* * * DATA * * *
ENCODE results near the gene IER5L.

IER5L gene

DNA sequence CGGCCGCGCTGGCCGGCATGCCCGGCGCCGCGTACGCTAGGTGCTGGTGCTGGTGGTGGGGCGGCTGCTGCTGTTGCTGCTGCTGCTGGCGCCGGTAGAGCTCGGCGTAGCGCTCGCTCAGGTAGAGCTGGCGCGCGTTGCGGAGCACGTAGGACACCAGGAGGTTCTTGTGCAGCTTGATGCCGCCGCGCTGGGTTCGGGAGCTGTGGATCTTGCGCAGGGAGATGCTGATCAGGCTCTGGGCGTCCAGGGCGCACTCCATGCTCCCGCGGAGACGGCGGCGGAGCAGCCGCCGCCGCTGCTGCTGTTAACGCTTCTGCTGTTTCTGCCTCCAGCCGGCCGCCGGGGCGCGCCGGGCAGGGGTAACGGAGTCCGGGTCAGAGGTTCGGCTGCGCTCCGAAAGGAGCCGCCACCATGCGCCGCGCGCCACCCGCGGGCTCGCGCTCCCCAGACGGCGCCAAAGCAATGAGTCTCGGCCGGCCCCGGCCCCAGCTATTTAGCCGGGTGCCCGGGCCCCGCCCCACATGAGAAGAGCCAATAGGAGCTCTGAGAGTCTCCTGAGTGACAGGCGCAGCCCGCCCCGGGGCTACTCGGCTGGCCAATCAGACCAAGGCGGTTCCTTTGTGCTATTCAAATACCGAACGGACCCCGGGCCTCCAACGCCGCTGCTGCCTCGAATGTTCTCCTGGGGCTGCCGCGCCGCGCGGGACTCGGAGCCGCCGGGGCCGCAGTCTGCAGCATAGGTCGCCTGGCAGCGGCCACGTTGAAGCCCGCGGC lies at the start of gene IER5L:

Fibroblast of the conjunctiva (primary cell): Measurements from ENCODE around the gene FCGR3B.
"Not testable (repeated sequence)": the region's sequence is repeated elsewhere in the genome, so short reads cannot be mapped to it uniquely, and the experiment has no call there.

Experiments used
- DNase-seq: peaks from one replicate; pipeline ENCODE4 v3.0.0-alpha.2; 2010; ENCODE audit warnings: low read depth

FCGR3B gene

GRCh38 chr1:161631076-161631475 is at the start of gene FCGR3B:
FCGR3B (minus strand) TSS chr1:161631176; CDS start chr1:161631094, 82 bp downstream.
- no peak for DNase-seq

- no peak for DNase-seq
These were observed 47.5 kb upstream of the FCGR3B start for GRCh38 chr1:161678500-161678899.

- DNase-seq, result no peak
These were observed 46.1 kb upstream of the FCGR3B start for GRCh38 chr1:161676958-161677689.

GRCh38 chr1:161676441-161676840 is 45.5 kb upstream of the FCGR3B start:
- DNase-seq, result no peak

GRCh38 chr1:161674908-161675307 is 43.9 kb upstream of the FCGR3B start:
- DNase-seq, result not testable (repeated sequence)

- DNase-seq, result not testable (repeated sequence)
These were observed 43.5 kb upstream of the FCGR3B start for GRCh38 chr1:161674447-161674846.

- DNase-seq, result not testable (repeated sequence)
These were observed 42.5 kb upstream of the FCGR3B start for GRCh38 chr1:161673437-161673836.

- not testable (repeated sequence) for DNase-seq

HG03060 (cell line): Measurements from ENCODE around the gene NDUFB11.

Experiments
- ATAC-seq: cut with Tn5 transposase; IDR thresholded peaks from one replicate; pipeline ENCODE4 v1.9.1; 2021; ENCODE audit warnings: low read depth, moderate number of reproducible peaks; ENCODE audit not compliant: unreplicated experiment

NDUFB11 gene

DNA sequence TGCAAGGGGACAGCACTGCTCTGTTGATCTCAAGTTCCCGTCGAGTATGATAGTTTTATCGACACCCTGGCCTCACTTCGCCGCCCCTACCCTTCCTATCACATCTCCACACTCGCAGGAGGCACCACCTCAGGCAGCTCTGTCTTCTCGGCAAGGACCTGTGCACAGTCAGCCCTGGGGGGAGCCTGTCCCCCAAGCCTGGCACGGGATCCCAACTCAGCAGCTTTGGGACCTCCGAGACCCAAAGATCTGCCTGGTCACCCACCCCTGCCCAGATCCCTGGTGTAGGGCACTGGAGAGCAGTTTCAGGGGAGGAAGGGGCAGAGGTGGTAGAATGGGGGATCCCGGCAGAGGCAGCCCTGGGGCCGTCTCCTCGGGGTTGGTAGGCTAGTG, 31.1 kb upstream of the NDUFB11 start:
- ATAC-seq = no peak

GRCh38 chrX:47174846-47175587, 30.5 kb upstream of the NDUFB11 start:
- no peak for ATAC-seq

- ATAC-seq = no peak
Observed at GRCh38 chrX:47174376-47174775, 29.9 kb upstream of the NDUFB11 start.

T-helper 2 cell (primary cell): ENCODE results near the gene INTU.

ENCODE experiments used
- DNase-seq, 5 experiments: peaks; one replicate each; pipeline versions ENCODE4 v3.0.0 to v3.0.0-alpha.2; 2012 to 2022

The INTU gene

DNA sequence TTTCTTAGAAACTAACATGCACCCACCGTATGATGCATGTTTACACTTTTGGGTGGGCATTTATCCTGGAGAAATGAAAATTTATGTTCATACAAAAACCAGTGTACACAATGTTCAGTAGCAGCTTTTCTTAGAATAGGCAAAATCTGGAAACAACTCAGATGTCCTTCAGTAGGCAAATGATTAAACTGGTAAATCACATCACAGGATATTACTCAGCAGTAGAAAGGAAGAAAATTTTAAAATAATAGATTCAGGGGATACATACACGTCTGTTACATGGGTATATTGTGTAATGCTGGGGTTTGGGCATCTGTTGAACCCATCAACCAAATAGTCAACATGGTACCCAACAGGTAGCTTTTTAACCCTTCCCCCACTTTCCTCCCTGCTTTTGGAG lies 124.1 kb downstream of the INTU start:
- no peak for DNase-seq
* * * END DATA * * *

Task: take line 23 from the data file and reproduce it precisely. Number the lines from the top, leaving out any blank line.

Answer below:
These were observed 42.5 kb upstream of the FCGR3B start for GRCh38 chr1:161673437-161673836.